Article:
It’s a cold morning in early December. The Ungrocery team pulls up to a deserted gas station that sits at a T intersection of two time-worn county roads. Logan is there waiting and greets us with a grin. Today is a special day for us – we get to see a rancher with his cattle.
Back in the truck, we follow his pickup down one county road after another and start winding our way through the classic mesquite and oak groves of central Texas. We pass over several low water crossings before we see Logan’s truck begin to slow. We’ve reached his ranch.
Logan is the 6th generation to ranch the family land. Most of the ones that came before him ranched for survival. On one hand, Logan was born into it; on the other, he’s pursued it with everything he’s got. In fact, working with grassfed and finished beef is how he met his wife Johnna.
Standing in front of their ranch house, the crisp air turning our breath into clouds, we ask them how they met. Logan said, “I came home from the farmer’s market one day, walk in, and there she was sitting on my couch.” The backstory: Johnna had been researching grass-fed beef because of her father’s health. She determined it was much healthier and wanted to start raising cattle completely on grass. Her father went to highschool with Logan’s dad, and even though it had been years since they’d spoken, he’d heard that they were raising grass-fed beef. So he arranged for them to visit Logan’s dad to learn more.
Logan continued, “I met her and she didn’t even acknowledge me. I spoke to her and her dad for about an hour or so and when they left, she didn’t even say bye.”
As he told us the story, Johnna smiled, adding “I maybe ignored him, but that’s because I thought he was so cute.”
Logan blushes a bit then resumes the story. Apparently they began messaging on Facebook soon thereafter (though who messaged first is still a point of contention). A year and a half later, head over heels, they’re married.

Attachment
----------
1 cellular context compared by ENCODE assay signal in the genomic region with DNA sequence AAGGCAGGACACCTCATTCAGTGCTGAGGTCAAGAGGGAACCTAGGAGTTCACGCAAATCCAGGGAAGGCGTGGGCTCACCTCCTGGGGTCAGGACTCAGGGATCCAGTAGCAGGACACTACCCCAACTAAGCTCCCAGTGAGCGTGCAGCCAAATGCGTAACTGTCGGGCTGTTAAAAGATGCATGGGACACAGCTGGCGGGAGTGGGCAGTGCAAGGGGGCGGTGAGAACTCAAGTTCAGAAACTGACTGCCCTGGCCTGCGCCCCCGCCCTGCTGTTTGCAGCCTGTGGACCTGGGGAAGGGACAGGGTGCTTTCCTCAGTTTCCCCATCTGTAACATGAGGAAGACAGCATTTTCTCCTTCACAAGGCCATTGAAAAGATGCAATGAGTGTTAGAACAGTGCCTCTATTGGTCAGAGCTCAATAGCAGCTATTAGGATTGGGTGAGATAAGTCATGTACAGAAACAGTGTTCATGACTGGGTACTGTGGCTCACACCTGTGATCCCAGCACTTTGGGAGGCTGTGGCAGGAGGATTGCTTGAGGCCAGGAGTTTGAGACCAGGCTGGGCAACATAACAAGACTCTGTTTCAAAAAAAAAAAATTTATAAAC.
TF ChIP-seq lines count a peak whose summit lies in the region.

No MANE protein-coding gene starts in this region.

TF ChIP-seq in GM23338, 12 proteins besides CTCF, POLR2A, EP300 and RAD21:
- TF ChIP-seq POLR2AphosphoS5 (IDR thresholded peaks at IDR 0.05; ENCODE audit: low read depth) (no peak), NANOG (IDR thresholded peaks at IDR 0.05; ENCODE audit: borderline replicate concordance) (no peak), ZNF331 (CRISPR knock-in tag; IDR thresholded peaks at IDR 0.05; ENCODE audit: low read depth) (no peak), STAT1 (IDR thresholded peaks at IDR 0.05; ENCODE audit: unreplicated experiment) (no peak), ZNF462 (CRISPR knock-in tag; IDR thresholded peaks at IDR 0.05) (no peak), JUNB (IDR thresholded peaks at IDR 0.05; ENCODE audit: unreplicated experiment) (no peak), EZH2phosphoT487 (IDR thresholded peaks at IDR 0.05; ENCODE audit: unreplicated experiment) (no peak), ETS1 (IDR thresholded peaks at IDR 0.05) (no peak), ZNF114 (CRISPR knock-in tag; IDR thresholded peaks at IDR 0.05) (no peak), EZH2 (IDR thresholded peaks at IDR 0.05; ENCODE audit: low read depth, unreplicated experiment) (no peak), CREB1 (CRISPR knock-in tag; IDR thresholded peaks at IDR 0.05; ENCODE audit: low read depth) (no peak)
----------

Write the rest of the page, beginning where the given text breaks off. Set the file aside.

With our interview over, now it’s time to see the land and get into the details of their ranching operation. Three things immediately stood out: space, time, and taste.
Grass finished beef takes a lot more space than grain, as in, exponentially more space. Logan requires 20 acres for every single cow. He has 25 momma cows, meaning he needs 500 acres just for them. Let’s help you visualize 500 acres.
Here’s a picture of the Vatican:
The Vatican is 0.44 square kilometers, or 108 acres. Logan would need 5 Vaticans just for his momma cows to graze. And they only make up a portion of his herd.
Just like humans, cows gain weight based on what they eat. Some ranchers claim “grass fed” beef and then feed grain to fatten the animal up in the months before butcher. They can sell this as “grass fed beef” and it was for part of its life – just not the crucial last few months. The extra weight and size from grain allows the rancher to butcher the cow around 16 months old.
Logan does not do this. He believes grass-fed and finished is a healthier way to raise cattle and healthier for you, the one consuming it. So he has created a system to make sure his cows finish their lives on the best grass he can get them, which comes in spring. Grass doesn’t add weight and size like grain, meaning Logan must allow his cow to mature, taking 2-2.5 years for them to reach their full size potential.
It’s easy to taste the difference between grass-fed and grain-fed beef. But here’s the fun part – grass finished beef is going to taste like what it ate. Sounds simple, right? Logan took us a step further by saying, “Not just that it eats grass, but the type of grass it’s finished on will change the flavor of the steak.” It’s reminiscent of whisky being finished in oak casks vs sherry casks — the various grass types cause the taste to develop differently.
The day has gotten late and the sun will soon set. We ask Johnna where her favorite spot is on the ranch and hop in the truck to head where she says – the highest point on the ranch. The cows come trotting up when they hear Logan arriving, they follow him wherever he goes.
We’ve spent the day talking about sustainability, stewarding the land, and every other topic imaginable. As we’re packing up our camera equipment, I look up and see Logan embracing Johnna. They’re standing at the top of the rock outcropping as the sun gets ready to dip below the horizon. The cows stand watching, their shadows cutting long shapes into the grass. At that moment, something Logan said earlier comes to mind:
“I never thought I’d find anyone that would want to live out in the middle of nowhere and would have a love for cattle like I do. But like I said, there she was sitting on my couch one day.”
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